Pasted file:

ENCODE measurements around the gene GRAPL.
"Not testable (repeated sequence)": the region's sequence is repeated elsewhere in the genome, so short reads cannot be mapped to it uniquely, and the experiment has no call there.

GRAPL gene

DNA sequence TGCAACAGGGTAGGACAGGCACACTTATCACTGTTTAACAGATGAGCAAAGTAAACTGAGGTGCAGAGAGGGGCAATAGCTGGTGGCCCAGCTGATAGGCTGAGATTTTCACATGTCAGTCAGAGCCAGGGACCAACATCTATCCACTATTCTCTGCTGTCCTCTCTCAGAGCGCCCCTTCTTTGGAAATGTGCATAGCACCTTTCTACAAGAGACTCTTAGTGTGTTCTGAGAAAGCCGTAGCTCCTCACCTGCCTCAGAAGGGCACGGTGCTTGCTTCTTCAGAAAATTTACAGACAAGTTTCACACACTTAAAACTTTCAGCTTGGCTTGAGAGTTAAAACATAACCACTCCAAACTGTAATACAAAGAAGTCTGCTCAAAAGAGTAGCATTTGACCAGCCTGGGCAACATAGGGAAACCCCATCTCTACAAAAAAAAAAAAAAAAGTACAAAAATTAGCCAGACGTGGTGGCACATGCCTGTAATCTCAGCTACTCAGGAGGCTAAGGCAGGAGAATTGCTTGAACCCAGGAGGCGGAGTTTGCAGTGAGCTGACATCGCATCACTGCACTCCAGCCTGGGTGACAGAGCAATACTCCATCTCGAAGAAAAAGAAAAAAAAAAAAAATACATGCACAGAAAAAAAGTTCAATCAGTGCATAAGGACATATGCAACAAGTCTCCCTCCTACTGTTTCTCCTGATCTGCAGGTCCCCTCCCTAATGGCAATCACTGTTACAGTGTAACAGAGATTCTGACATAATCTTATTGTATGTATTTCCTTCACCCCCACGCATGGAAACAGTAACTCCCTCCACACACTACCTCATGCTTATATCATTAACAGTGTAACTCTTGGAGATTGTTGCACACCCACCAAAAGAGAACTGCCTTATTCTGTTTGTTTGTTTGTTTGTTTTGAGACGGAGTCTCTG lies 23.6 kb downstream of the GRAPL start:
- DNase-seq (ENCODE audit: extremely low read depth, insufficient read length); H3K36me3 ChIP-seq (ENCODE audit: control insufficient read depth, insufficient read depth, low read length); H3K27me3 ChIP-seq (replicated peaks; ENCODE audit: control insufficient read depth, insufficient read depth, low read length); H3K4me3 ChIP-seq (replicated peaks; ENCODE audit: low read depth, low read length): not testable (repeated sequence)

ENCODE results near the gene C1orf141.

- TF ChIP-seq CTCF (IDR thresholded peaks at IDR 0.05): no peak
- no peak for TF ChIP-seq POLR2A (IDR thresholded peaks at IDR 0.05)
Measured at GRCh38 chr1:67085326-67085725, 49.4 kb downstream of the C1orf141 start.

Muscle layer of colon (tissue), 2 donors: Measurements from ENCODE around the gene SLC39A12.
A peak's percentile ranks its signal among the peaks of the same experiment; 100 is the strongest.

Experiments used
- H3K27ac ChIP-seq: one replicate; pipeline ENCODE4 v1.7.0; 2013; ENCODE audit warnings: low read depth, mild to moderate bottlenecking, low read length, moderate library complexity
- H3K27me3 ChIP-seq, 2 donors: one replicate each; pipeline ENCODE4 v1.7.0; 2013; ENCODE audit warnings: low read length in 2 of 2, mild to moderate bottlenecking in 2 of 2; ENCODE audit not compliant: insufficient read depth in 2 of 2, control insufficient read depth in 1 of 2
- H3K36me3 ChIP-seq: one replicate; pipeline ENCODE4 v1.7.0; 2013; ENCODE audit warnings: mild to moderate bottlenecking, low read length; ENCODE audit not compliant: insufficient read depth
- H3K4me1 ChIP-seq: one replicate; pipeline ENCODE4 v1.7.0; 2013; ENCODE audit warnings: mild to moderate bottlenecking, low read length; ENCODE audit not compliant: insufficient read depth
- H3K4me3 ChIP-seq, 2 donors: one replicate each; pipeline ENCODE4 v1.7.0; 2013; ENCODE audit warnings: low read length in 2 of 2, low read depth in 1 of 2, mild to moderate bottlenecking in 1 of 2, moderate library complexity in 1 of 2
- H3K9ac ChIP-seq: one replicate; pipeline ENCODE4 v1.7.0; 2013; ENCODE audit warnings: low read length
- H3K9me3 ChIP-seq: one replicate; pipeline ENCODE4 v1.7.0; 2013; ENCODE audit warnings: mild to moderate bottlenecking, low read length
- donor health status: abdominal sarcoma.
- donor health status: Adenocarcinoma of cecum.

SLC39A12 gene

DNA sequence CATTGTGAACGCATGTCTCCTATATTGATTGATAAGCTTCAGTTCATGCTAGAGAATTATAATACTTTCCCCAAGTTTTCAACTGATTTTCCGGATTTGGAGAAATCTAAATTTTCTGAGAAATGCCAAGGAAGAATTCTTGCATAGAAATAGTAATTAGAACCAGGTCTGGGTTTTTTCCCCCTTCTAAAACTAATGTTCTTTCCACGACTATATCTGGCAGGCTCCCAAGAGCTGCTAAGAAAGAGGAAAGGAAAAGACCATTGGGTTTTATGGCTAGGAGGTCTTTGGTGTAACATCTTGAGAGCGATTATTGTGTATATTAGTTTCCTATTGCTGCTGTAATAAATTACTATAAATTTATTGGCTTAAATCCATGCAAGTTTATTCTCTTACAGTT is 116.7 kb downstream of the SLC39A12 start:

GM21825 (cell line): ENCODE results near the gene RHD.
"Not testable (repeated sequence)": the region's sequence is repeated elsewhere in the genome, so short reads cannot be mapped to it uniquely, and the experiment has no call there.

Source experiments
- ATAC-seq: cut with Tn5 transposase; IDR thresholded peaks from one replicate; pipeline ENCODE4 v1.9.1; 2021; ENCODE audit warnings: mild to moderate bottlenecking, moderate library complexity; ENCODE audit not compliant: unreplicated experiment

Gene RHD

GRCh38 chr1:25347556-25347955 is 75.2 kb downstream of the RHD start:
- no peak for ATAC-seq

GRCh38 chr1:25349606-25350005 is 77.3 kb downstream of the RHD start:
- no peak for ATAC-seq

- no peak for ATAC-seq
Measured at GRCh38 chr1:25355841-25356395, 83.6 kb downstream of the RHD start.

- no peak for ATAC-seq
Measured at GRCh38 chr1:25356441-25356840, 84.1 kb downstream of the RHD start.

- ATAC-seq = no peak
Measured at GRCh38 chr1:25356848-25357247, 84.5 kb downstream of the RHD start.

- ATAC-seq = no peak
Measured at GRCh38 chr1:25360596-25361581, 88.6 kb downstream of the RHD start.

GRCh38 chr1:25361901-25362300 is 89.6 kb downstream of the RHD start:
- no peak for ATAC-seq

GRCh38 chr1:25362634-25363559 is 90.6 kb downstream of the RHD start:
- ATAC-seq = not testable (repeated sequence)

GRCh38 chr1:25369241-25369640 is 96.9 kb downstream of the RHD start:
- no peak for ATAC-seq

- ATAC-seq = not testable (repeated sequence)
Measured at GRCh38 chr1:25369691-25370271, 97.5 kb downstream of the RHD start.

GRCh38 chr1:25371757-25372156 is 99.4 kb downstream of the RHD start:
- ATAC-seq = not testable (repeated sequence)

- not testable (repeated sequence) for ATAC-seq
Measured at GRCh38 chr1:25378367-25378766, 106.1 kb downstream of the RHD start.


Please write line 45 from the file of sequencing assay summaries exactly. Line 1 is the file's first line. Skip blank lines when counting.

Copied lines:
GRCh38 chr1:25369241-25369640 is 96.9 kb downstream of the RHD start: